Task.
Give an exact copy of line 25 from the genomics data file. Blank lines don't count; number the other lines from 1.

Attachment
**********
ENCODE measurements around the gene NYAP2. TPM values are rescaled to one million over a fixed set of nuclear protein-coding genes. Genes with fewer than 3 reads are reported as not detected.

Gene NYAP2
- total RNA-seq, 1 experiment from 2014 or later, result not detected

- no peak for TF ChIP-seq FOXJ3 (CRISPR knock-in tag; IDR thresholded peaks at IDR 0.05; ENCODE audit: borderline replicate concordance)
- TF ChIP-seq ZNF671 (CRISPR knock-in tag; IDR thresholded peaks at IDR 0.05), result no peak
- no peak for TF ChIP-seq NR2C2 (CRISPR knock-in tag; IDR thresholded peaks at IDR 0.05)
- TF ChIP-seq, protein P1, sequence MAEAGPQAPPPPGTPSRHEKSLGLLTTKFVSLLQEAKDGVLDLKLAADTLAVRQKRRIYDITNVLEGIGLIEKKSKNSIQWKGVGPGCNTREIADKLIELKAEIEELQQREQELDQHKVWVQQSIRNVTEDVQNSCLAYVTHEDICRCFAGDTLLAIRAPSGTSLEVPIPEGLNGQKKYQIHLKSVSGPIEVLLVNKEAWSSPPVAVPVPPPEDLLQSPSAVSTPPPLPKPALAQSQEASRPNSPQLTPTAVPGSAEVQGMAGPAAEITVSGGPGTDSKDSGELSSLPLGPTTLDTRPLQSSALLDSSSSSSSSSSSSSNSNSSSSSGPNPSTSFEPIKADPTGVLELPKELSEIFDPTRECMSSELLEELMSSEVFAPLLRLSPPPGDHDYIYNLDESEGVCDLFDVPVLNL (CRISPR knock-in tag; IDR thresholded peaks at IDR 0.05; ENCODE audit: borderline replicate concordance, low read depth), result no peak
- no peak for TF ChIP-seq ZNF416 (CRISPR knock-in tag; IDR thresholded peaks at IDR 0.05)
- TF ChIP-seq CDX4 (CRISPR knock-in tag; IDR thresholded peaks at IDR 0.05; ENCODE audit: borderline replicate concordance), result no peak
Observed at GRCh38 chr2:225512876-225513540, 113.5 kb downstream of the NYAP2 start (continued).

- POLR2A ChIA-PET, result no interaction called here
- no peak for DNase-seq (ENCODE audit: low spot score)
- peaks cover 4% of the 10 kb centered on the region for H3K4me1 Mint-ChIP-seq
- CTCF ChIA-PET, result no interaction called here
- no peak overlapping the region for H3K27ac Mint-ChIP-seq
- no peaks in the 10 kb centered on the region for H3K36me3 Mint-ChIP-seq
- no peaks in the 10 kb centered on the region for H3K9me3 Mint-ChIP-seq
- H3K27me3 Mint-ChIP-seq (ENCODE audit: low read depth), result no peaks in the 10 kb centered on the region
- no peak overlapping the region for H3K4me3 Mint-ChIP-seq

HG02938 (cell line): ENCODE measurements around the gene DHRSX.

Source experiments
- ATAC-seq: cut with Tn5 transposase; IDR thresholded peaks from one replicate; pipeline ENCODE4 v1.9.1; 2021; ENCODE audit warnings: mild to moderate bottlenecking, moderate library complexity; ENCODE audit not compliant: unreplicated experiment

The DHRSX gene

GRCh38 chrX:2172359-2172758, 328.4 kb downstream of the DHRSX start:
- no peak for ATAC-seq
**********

- no peak for ATAC-seq